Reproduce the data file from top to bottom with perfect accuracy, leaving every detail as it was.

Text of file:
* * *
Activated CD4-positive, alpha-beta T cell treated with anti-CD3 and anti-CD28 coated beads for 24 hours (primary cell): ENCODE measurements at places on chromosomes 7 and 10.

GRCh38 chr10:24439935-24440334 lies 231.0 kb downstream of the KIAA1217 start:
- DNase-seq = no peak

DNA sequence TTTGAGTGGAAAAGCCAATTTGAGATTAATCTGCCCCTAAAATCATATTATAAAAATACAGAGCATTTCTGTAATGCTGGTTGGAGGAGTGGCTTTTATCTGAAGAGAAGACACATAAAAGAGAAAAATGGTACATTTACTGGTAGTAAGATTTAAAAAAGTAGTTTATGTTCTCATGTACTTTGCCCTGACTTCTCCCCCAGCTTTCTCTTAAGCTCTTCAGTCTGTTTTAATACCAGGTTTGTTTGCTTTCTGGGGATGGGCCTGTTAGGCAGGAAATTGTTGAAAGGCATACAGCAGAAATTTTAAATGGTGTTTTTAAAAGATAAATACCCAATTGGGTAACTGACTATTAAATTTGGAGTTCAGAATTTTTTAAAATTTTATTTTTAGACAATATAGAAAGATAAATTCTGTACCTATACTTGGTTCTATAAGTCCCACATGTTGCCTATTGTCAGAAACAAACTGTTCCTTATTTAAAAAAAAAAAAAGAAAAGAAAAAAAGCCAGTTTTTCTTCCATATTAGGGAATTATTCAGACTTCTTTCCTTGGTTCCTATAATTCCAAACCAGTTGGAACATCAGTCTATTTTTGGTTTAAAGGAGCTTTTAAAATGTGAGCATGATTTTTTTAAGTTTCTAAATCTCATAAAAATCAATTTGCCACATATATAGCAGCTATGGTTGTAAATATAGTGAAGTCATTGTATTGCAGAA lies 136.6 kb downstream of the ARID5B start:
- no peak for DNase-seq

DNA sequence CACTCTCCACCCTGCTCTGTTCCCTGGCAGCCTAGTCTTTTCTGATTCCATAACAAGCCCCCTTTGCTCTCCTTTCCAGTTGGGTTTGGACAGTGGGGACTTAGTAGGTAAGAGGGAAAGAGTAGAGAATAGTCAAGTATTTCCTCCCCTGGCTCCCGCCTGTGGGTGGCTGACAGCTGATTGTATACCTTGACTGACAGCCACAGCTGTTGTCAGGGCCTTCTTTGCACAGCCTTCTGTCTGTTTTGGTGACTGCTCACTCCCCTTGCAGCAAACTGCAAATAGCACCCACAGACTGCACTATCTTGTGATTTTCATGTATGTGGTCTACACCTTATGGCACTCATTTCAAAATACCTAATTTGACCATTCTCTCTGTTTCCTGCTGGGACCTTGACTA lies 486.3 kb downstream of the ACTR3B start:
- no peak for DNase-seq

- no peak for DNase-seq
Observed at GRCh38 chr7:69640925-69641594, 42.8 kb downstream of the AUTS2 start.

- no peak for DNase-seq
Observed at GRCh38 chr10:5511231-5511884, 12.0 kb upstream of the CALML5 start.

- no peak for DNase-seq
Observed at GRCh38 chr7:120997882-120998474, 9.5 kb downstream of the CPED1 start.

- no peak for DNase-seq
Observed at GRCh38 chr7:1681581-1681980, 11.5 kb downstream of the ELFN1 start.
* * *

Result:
Activated CD4-positive, alpha-beta T cell treated with anti-CD3 and anti-CD28 coated beads for 24 hours (primary cell): ENCODE measurements at places on chromosomes 7 and 10.

GRCh38 chr10:24439935-24440334 lies 231.0 kb downstream of the KIAA1217 start:
- DNase-seq = no peak

DNA sequence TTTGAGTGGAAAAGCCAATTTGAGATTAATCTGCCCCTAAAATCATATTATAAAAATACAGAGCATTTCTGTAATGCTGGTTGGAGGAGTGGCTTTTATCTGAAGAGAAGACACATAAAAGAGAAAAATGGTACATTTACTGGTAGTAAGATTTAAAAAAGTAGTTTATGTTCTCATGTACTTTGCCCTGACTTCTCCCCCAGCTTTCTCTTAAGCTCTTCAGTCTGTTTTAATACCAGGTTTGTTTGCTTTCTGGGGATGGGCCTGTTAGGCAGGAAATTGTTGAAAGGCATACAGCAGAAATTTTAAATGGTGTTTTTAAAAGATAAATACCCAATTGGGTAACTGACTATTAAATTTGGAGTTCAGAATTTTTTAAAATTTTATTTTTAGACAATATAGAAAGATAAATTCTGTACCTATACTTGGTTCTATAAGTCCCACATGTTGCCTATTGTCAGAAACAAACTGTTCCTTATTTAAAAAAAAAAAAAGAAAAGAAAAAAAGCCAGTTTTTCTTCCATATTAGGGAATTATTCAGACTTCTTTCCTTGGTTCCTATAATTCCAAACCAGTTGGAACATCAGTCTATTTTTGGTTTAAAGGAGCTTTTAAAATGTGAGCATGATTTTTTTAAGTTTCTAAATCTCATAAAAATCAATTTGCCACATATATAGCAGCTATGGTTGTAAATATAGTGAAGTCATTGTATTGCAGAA lies 136.6 kb downstream of the ARID5B start:
- no peak for DNase-seq

DNA sequence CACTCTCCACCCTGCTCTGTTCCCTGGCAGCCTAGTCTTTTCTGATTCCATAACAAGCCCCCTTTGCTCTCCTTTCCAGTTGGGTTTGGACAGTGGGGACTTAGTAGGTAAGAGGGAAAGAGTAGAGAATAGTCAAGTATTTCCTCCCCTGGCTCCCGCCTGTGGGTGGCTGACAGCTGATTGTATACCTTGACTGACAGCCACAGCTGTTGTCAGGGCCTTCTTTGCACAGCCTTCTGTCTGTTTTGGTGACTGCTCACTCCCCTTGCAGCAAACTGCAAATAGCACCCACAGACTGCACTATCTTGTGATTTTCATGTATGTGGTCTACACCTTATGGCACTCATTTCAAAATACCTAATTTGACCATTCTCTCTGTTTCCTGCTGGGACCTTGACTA lies 486.3 kb downstream of the ACTR3B start:
- no peak for DNase-seq

- no peak for DNase-seq
Observed at GRCh38 chr7:69640925-69641594, 42.8 kb downstream of the AUTS2 start.

- no peak for DNase-seq
Observed at GRCh38 chr10:5511231-5511884, 12.0 kb upstream of the CALML5 start.

- no peak for DNase-seq
Observed at GRCh38 chr7:120997882-120998474, 9.5 kb downstream of the CPED1 start.

- no peak for DNase-seq
Observed at GRCh38 chr7:1681581-1681980, 11.5 kb downstream of the ELFN1 start.